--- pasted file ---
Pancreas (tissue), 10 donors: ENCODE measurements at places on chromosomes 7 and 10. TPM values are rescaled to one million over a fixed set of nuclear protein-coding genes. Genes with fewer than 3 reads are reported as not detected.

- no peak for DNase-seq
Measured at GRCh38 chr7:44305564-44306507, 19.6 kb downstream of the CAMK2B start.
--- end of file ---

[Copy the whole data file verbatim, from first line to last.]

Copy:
Pancreas (tissue), 10 donors: ENCODE measurements at places on chromosomes 7 and 10. TPM values are rescaled to one million over a fixed set of nuclear protein-coding genes. Genes with fewer than 3 reads are reported as not detected.

- no peak for DNase-seq
Measured at GRCh38 chr7:44305564-44306507, 19.6 kb downstream of the CAMK2B start.